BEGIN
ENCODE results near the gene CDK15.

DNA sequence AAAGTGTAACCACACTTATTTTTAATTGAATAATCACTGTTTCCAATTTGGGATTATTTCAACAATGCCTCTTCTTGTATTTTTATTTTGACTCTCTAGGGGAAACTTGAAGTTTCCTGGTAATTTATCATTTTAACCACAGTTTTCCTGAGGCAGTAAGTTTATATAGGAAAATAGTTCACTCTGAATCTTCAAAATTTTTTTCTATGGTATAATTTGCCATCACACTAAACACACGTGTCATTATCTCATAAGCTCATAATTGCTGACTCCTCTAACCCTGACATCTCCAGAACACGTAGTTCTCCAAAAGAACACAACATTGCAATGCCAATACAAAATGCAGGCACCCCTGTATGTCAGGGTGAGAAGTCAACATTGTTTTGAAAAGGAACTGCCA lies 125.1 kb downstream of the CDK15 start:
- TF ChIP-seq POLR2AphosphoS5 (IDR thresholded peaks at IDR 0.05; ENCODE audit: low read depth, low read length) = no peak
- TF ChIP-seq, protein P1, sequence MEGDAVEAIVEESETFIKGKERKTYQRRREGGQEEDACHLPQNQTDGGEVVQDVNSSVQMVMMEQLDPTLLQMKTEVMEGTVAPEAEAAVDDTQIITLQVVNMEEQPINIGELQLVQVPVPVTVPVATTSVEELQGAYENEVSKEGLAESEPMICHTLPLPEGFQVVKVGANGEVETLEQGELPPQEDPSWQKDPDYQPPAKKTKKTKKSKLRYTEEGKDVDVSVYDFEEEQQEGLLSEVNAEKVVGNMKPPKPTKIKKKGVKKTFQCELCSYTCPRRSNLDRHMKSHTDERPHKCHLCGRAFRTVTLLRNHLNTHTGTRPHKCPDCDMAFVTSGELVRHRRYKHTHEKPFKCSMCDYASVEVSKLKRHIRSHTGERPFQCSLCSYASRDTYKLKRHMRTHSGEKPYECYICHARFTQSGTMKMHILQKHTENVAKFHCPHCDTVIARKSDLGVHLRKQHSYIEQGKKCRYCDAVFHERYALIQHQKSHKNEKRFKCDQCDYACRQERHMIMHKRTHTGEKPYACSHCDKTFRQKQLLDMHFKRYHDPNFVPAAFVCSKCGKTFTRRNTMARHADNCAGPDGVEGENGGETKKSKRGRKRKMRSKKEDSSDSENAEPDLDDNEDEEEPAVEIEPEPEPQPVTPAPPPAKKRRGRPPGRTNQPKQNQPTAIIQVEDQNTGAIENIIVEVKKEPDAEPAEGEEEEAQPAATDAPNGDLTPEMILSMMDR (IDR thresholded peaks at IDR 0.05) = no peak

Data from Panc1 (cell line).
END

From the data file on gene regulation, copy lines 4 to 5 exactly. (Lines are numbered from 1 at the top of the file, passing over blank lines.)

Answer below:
- TF ChIP-seq, protein P1, sequence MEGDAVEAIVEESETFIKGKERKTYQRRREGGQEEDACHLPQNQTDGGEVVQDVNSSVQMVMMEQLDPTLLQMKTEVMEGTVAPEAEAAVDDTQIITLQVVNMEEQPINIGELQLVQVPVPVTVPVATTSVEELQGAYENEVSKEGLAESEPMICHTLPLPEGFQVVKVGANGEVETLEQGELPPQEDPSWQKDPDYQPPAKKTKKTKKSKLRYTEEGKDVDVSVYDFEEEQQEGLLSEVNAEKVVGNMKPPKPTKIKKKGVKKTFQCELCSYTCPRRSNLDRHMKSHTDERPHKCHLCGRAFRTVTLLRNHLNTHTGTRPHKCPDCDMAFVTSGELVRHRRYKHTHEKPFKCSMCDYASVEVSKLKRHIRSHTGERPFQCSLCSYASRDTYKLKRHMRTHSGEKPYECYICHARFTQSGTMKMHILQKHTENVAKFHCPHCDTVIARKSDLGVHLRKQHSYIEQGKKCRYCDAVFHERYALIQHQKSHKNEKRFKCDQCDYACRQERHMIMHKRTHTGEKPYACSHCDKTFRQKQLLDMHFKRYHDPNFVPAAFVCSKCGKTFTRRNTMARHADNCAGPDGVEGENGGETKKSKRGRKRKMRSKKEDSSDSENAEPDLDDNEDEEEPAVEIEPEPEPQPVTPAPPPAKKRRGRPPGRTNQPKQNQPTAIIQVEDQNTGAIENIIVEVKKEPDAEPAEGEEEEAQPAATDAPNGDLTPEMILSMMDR (IDR thresholded peaks at IDR 0.05) = no peak

Data from Panc1 (cell line).